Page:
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This content will become publicly available on December 17, 2016

Title: Using benchmarks for radiation testing of microprocessors and FPGAs

Performance benchmarks have been used over the years to compare different systems. These benchmarks can be useful for researchers trying to determine how changes to the technology, architecture, or compiler affect the system's performance. No such standard exists for systems deployed into high radiation environments, making it difficult to assess whether changes in the fabrication process, circuitry, architecture, or software affect reliability or radiation sensitivity. In this paper, we propose a benchmark suite for high-reliability systems that is designed for field-programmable gate arrays and microprocessors. As a result, we describe the development process and report neutron test data for the hardware and software benchmarks.
 [1] ;  [2] ;  [3] ;  [4] ;  [5] ;  [6] ;  [7] ;  [7] ;  [8] ;  [9] ;  [3] ;  [2] ;  [7] ;  [6] ;  [6] ;  [10]
  1. Los Alamos National Lab. (LANL), Los Alamos, NM (United States)
  2. Vanderbilt Univ., Nashville, TN (United States)
  3. Univ. Federal do Rio Grande do Sul, Porto Alegre (Brasil)
  4. Univ. de Sevilla, Sevilla (Spain)
  5. Stellenbosch Univ., Stellenbosch (South Africa)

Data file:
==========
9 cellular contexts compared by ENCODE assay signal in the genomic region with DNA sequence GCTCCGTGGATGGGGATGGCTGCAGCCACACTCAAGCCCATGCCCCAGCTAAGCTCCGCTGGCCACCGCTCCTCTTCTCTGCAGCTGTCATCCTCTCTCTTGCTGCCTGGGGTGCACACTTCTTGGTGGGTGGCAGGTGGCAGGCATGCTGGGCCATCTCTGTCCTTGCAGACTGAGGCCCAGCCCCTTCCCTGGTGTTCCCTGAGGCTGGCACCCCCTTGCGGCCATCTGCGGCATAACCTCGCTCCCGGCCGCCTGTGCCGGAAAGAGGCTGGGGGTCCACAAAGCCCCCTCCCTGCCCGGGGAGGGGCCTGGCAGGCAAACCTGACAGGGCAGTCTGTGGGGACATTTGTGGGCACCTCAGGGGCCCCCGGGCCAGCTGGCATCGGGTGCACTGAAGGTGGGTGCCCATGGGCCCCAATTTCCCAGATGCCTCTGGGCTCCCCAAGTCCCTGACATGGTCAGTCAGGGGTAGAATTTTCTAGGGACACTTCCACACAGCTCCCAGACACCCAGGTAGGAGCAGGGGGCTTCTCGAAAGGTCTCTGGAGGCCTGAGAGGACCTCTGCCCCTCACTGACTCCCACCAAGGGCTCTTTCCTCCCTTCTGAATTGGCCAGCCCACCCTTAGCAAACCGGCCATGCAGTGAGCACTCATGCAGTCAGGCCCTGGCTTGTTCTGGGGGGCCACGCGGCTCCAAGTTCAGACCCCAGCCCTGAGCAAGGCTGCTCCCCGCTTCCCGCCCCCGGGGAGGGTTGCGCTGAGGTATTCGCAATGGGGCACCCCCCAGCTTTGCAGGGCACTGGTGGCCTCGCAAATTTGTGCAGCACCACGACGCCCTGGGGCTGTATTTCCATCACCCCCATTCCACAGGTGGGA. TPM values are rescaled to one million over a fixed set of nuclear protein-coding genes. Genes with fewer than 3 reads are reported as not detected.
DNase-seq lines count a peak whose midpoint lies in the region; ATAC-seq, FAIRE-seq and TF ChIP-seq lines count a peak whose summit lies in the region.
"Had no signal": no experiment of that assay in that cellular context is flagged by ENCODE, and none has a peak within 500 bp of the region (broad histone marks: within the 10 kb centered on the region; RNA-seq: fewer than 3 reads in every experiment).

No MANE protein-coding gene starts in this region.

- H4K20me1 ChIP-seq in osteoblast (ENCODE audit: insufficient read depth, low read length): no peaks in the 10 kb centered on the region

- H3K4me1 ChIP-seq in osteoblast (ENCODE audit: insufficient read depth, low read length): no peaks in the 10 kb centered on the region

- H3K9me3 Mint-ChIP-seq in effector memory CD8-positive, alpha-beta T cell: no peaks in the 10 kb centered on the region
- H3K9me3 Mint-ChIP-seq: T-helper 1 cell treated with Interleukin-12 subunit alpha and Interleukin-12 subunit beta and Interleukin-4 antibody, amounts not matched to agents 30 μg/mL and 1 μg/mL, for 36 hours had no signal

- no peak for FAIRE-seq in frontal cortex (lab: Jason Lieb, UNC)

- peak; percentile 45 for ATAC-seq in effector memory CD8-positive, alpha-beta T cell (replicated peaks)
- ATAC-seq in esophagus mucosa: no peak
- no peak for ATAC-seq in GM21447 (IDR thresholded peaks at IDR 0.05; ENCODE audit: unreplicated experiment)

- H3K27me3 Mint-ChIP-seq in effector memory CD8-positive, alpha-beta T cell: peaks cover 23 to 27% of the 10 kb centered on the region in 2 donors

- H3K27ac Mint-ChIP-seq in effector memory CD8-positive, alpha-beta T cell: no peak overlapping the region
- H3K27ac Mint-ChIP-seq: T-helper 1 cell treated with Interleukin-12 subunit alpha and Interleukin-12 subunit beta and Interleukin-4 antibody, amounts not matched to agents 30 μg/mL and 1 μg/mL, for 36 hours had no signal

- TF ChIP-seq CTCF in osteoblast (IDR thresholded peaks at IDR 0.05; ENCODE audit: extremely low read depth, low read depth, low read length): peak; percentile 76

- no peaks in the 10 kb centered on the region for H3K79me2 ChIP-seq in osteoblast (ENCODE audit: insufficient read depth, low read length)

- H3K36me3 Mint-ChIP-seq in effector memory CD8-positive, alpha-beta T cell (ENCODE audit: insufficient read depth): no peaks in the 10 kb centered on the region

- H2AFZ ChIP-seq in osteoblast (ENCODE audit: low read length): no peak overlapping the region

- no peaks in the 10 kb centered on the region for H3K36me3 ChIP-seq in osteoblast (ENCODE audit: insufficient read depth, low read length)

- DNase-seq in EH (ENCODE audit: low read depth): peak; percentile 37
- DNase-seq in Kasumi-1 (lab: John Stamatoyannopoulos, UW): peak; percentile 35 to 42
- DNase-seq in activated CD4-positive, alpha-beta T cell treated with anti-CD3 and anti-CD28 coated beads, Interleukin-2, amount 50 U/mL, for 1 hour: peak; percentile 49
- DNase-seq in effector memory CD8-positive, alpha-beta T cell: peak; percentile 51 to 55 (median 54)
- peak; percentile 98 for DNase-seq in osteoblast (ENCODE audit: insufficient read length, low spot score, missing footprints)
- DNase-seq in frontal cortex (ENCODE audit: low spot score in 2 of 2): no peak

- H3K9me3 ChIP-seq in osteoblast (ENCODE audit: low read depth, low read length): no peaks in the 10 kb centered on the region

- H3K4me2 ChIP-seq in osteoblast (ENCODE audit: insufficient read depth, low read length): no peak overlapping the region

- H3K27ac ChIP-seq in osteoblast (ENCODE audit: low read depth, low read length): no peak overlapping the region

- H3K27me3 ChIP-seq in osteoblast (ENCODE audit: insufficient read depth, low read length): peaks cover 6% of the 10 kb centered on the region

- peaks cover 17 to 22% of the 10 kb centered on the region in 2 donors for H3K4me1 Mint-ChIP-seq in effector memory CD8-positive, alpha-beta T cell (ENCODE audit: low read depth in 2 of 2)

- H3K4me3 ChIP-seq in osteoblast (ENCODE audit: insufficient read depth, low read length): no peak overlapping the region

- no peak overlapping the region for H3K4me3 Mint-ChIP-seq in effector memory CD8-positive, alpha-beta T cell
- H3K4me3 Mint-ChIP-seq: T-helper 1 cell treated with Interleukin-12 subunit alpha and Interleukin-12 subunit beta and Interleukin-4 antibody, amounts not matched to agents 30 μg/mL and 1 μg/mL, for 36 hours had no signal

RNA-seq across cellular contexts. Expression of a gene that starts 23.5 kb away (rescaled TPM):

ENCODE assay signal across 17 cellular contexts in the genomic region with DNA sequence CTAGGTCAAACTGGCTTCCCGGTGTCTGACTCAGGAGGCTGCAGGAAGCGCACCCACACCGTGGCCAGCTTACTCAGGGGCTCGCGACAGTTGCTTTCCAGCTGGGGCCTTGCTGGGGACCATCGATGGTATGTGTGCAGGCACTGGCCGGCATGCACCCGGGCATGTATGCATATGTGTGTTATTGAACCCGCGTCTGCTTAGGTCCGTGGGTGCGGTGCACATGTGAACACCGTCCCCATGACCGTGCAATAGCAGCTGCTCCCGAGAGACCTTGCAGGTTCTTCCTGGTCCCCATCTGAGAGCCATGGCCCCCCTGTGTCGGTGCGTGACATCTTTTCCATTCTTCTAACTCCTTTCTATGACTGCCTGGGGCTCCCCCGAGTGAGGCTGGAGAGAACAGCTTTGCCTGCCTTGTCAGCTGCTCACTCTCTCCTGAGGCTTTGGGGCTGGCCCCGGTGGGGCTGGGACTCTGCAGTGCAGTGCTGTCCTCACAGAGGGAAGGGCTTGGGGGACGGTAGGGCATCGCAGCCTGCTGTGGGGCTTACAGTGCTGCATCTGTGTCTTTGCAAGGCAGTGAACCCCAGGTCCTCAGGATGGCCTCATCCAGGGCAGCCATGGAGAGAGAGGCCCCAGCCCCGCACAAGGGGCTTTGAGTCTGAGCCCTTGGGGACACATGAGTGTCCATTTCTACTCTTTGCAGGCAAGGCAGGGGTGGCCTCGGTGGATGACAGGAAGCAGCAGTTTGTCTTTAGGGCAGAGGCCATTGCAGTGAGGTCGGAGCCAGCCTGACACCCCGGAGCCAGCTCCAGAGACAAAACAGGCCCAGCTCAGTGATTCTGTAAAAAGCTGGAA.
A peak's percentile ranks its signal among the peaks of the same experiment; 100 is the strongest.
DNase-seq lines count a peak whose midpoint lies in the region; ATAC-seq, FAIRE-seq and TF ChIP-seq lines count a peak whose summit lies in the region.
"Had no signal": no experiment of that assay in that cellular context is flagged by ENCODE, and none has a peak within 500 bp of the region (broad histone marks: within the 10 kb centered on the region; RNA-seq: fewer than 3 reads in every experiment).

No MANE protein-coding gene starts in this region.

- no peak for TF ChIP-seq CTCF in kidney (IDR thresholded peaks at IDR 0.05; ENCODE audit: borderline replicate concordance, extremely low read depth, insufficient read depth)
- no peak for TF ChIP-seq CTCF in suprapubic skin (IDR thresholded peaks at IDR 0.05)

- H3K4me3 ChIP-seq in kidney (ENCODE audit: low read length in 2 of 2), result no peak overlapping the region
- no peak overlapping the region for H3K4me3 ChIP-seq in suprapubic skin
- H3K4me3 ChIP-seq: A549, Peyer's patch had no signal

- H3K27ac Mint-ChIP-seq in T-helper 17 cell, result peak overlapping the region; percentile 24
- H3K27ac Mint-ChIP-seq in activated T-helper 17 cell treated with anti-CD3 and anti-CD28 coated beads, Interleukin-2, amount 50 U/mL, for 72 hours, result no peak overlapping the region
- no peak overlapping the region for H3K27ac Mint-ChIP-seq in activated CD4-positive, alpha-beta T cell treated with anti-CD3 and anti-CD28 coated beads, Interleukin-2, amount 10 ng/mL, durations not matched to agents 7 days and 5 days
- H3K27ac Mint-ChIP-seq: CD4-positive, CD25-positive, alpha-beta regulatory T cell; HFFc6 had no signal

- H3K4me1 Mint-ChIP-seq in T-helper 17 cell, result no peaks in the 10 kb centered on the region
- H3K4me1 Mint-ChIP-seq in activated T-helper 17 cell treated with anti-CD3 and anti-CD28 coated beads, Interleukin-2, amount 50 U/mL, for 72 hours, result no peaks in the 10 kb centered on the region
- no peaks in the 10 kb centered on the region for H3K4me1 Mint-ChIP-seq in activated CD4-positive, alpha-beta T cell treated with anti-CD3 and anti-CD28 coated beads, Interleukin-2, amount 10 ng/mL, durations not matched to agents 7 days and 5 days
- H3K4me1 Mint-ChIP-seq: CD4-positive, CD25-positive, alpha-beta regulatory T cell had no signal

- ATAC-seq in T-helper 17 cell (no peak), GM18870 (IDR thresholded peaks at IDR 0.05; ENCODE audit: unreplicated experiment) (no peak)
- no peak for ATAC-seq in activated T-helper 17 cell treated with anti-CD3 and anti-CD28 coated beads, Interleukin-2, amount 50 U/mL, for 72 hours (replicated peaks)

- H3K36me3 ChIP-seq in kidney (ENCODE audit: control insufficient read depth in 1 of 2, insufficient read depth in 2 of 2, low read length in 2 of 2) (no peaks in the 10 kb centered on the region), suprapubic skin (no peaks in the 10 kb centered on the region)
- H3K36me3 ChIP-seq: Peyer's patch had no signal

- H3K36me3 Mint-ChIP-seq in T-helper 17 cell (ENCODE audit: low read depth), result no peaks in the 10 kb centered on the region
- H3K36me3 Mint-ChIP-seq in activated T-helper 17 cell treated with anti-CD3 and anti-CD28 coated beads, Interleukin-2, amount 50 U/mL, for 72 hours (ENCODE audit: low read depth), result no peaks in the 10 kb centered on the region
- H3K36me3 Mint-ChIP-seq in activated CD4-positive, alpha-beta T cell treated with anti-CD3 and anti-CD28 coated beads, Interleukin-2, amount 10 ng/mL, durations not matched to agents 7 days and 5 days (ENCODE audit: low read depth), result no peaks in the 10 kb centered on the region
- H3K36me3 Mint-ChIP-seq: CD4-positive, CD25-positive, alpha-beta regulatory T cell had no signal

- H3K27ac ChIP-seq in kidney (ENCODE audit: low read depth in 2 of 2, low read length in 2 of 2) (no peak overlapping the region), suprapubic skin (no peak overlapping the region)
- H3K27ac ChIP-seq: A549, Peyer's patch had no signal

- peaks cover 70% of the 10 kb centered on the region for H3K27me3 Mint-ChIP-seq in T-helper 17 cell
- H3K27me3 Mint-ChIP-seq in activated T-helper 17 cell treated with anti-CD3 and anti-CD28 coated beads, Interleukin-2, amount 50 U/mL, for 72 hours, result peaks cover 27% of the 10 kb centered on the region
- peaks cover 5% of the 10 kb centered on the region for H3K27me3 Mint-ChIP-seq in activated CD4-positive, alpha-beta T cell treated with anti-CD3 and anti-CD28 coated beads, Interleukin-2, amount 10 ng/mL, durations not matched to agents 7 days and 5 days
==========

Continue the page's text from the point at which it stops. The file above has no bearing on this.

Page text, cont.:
6. Politecnico di Torino, Torino (Italy)
  7. Univ. Carlos III de Madrid, Madrid (Spain)
  8. California Institute of Technology, Pasadena, CA (United States)
  9. Northeastern Univ., Boston, MA (United States)
  10. Brigham Young Univ., Provo, UT (United States)
Publication Date:
OSTI Identifier:
Report Number(s):
Journal ID: ISSN 0018-9499
Grant/Contract Number:
Accepted Manuscript
Journal Name:
IEEE Transactions on Nuclear Science
Additional Journal Information:
Journal Volume: 62; Journal Issue: 6; Conference: IEEE NSREC, Boston, MA (United States), 13 Jul 2015; Journal ID: ISSN 0018-9499
Institute of Electrical and Electronics Engineers (IEEE)
Research Org:
Los Alamos National Lab. (LANL), Los Alamos, NM (United States)
Sponsoring Org:
Country of Publication:
United States
97 MATHEMATICS AND COMPUTING software fault tolerance; Field-programmable gate arrays (FPGAs); soft error rates; soft errors